Cancer cases rise to be world's main health challenge

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Global cases of cancer have increased by a fifth in 10 years, now totalling 12 million worldwide and this figure is set to continue to “dramatica...

Global cases of cancer have increased by a fifth in 10 years, now totalling 12 million worldwide and this figure is set to continue to “dramatically” increase.

Health experts are warning progressively sedentary lifestyles are to blame for such a surge in not only cancer, but other lifestyle diseases such as diabetes and heart disease.

The World Cancer Research Fund (WCRF) is now claiming a healthier diet and more active lifestyle would prevent 2.8 million new cases of cancer each year.

Governments across the world are being urged to tackle what is being described as the world’s biggest health challenges and the WCRF is asking them to help “avoid a public health disaster.”

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The Fund has also described the upcoming United Nations (UN) health summit as a “once in a generation” chance for governments to unite to tackle this growing health trend.

It is being argued that approximately a third of all non-communicable diseases (NCDs) could be avoided by implanting minor lifestyle changes such as limiting alcohol and tobacco intake and encouraging people to make healthier lifestyle and diet choices.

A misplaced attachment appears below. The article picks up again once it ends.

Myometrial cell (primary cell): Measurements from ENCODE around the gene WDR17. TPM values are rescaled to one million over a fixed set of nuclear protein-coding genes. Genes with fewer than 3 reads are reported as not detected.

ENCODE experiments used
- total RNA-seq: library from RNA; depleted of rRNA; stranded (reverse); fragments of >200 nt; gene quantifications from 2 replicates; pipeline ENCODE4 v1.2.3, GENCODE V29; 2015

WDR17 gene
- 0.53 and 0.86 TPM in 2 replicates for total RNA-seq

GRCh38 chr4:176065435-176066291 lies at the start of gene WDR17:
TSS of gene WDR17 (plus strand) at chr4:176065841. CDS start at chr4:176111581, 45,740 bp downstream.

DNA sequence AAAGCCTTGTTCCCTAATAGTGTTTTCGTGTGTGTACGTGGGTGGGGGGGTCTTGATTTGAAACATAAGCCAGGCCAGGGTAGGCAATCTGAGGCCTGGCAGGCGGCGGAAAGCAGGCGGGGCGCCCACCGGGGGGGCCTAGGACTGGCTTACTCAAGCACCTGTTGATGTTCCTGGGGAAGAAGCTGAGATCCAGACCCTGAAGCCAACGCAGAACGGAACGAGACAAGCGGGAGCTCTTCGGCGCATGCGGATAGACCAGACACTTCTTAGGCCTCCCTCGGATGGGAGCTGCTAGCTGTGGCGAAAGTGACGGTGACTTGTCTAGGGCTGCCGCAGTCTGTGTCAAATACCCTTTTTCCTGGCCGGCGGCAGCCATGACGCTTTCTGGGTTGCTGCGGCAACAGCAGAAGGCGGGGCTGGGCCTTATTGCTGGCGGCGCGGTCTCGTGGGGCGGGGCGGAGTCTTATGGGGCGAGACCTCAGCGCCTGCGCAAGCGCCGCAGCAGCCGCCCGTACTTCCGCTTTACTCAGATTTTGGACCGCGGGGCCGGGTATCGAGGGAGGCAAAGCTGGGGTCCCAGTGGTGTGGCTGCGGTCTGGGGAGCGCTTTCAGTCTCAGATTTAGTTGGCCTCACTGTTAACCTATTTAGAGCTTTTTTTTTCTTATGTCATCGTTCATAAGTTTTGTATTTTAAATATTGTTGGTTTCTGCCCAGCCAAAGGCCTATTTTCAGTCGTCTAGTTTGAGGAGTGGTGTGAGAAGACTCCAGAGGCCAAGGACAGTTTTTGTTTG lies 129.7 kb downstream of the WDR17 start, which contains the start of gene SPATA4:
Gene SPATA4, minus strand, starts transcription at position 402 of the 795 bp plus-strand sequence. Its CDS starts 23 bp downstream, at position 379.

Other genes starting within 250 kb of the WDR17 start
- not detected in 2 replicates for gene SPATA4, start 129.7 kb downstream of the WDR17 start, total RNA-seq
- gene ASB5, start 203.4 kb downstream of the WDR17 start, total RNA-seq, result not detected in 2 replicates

However, NCDs are also an area of concern in developing countries, contradicting the popular belief they only occur in developed countries.

In fact, is has been estimated 80 percent of the annual 32 million NCD related deaths occur in countries with lower-middle incomes.

The WCRF has again warned this figure has the potential to rise to 56 million deaths worldwide by 2030.

Additionally, out of the 12 million deaths caused by cancer each year, seven million of these again occur in developing countries.

Martin Weisman, the Senior Scientific and Medical Advisor for the WCRF, told the news agency Reuters: “With millions of lives at risk around the world, the stakes are incredibly high.

“People are still unaware that risk factors such as alcohol and obesity affect cancer risk, while at the same time, from television advertising to the pricing of food, our society works in a way that discourages people from adopting healthy habits.”

The UN summit is due to take place in New York on the 19-20 September.

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